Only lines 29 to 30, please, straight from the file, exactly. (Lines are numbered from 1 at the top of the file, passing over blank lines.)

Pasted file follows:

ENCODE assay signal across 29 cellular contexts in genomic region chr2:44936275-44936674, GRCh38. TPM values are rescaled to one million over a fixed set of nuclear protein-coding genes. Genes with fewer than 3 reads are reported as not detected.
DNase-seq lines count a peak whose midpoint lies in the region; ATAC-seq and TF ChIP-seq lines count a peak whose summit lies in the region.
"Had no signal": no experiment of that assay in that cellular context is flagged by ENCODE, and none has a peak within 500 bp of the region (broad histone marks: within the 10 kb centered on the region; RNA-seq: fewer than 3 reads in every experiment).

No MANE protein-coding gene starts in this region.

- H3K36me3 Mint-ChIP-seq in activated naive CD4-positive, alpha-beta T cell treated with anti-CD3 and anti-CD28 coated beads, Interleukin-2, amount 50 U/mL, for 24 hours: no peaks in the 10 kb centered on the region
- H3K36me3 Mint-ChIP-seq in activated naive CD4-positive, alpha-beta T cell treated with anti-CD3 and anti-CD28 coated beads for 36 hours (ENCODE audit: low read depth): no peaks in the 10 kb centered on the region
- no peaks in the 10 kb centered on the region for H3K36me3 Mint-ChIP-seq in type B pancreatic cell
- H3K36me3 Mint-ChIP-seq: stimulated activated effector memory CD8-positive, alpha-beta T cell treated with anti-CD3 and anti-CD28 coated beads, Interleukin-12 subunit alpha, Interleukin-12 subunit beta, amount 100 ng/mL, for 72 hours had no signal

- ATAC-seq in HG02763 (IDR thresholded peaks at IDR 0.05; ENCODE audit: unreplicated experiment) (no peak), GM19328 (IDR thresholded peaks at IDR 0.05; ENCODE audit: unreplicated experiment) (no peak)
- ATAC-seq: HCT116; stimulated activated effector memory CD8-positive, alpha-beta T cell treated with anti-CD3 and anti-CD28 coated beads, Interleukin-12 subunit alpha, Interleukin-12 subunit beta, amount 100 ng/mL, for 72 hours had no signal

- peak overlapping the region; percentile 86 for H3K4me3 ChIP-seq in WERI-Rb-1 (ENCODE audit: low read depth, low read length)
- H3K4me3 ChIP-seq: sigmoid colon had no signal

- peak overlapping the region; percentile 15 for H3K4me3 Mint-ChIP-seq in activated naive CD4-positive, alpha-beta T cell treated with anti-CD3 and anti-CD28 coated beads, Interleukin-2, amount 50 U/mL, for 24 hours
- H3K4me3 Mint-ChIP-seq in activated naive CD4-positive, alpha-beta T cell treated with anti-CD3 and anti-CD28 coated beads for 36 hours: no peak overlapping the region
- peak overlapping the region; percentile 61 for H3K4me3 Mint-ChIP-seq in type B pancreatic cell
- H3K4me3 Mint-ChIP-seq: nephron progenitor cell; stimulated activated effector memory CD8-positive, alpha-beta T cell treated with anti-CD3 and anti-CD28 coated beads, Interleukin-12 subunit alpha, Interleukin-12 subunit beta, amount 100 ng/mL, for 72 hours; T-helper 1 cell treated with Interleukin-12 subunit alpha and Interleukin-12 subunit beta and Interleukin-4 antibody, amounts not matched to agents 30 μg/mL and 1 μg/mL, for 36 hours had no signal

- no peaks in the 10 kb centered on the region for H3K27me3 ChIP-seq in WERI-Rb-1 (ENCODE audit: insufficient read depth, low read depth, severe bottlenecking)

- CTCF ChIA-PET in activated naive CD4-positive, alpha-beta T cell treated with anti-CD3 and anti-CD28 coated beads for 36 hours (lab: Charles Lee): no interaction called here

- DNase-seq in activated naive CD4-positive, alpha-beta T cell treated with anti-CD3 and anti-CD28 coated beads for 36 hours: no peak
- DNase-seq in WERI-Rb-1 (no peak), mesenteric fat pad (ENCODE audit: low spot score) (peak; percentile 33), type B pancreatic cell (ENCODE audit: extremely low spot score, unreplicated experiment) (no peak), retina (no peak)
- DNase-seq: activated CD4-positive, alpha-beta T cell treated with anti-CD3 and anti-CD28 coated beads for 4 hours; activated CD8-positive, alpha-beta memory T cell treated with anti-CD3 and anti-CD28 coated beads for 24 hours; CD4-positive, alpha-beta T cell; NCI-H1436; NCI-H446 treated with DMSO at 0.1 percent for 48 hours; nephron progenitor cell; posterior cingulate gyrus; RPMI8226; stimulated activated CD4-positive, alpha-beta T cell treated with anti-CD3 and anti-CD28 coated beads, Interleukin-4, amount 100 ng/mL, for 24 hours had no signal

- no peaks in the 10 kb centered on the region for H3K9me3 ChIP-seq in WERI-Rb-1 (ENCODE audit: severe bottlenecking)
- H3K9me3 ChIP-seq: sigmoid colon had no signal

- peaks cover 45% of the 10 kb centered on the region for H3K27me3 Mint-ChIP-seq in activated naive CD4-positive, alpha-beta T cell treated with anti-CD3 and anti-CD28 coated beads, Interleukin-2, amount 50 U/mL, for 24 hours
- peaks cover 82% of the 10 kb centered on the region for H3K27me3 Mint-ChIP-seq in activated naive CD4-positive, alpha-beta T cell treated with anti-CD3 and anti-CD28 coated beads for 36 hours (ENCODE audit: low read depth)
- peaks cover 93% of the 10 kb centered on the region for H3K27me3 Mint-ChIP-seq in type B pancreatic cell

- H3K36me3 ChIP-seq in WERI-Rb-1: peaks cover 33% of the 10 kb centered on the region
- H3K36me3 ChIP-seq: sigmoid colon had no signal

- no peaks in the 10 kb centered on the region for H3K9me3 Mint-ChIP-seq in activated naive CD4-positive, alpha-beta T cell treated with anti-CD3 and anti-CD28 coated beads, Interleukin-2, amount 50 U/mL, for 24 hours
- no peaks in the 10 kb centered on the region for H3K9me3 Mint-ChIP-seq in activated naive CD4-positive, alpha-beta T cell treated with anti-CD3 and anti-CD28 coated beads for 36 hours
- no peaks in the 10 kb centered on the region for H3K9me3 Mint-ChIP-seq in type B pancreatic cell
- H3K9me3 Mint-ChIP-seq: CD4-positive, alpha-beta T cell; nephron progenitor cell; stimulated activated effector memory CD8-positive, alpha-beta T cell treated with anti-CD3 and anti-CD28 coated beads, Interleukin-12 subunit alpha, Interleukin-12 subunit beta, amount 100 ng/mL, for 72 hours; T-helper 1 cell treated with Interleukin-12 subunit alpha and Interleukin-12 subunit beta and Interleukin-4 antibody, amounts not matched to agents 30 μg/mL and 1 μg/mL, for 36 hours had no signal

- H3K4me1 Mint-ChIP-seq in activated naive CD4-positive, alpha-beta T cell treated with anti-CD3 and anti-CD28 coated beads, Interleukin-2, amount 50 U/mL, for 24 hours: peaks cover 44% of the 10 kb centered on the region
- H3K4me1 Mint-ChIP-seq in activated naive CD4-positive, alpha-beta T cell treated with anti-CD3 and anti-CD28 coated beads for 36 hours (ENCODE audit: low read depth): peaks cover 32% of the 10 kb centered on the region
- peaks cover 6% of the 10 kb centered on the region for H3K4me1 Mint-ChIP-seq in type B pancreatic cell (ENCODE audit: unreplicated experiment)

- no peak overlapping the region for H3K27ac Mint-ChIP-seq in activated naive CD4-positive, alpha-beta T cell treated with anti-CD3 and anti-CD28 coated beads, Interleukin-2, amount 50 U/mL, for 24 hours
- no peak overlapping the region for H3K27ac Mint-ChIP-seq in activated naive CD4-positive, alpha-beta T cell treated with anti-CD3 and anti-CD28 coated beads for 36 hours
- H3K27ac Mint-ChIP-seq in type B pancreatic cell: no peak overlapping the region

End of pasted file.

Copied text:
- no peaks in the 10 kb centered on the region for H3K9me3 Mint-ChIP-seq in activated naive CD4-positive, alpha-beta T cell treated with anti-CD3 and anti-CD28 coated beads, Interleukin-2, amount 50 U/mL, for 24 hours
- no peaks in the 10 kb centered on the region for H3K9me3 Mint-ChIP-seq in activated naive CD4-positive, alpha-beta T cell treated with anti-CD3 and anti-CD28 coated beads for 36 hours